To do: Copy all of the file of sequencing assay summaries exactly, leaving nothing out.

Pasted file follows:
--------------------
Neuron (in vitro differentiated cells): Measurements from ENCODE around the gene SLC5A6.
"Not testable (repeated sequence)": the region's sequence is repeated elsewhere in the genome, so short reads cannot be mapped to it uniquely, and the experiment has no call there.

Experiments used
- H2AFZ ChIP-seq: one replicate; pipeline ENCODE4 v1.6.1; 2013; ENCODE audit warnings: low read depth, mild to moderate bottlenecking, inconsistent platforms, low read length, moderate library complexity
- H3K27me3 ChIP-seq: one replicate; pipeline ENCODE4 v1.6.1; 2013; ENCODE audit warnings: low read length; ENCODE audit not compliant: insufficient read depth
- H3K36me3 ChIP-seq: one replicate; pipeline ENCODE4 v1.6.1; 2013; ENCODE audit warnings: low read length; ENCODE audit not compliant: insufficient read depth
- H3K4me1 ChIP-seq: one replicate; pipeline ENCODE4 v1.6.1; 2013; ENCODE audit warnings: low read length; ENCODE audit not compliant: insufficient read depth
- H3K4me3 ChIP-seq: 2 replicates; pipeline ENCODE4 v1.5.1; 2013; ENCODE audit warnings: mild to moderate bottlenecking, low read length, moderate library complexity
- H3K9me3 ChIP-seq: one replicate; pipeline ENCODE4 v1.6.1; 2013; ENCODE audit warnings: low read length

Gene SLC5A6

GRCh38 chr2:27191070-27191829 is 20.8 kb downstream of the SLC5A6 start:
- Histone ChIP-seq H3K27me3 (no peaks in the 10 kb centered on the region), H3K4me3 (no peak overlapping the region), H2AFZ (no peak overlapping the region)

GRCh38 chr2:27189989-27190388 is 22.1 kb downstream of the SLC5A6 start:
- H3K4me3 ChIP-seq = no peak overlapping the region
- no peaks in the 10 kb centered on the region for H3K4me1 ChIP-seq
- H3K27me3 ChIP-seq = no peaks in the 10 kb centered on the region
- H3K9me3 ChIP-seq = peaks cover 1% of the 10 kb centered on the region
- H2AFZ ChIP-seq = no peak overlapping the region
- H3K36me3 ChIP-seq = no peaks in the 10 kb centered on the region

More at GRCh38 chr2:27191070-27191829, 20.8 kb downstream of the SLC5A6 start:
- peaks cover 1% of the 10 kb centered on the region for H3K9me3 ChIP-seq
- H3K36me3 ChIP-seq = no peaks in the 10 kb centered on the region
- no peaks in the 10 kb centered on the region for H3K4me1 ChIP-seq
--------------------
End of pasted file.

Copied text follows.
Neuron (in vitro differentiated cells): Measurements from ENCODE around the gene SLC5A6.
"Not testable (repeated sequence)": the region's sequence is repeated elsewhere in the genome, so short reads cannot be mapped to it uniquely, and the experiment has no call there.

Experiments used
- H2AFZ ChIP-seq: one replicate; pipeline ENCODE4 v1.6.1; 2013; ENCODE audit warnings: low read depth, mild to moderate bottlenecking, inconsistent platforms, low read length, moderate library complexity
- H3K27me3 ChIP-seq: one replicate; pipeline ENCODE4 v1.6.1; 2013; ENCODE audit warnings: low read length; ENCODE audit not compliant: insufficient read depth
- H3K36me3 ChIP-seq: one replicate; pipeline ENCODE4 v1.6.1; 2013; ENCODE audit warnings: low read length; ENCODE audit not compliant: insufficient read depth
- H3K4me1 ChIP-seq: one replicate; pipeline ENCODE4 v1.6.1; 2013; ENCODE audit warnings: low read length; ENCODE audit not compliant: insufficient read depth
- H3K4me3 ChIP-seq: 2 replicates; pipeline ENCODE4 v1.5.1; 2013; ENCODE audit warnings: mild to moderate bottlenecking, low read length, moderate library complexity
- H3K9me3 ChIP-seq: one replicate; pipeline ENCODE4 v1.6.1; 2013; ENCODE audit warnings: low read length

Gene SLC5A6

GRCh38 chr2:27191070-27191829 is 20.8 kb downstream of the SLC5A6 start:
- Histone ChIP-seq H3K27me3 (no peaks in the 10 kb centered on the region), H3K4me3 (no peak overlapping the region), H2AFZ (no peak overlapping the region)

GRCh38 chr2:27189989-27190388 is 22.1 kb downstream of the SLC5A6 start:
- H3K4me3 ChIP-seq = no peak overlapping the region
- no peaks in the 10 kb centered on the region for H3K4me1 ChIP-seq
- H3K27me3 ChIP-seq = no peaks in the 10 kb centered on the region
- H3K9me3 ChIP-seq = peaks cover 1% of the 10 kb centered on the region
- H2AFZ ChIP-seq = no peak overlapping the region
- H3K36me3 ChIP-seq = no peaks in the 10 kb centered on the region

More at GRCh38 chr2:27191070-27191829, 20.8 kb downstream of the SLC5A6 start:
- peaks cover 1% of the 10 kb centered on the region for H3K9me3 ChIP-seq
- H3K36me3 ChIP-seq = no peaks in the 10 kb centered on the region
- no peaks in the 10 kb centered on the region for H3K4me1 ChIP-seq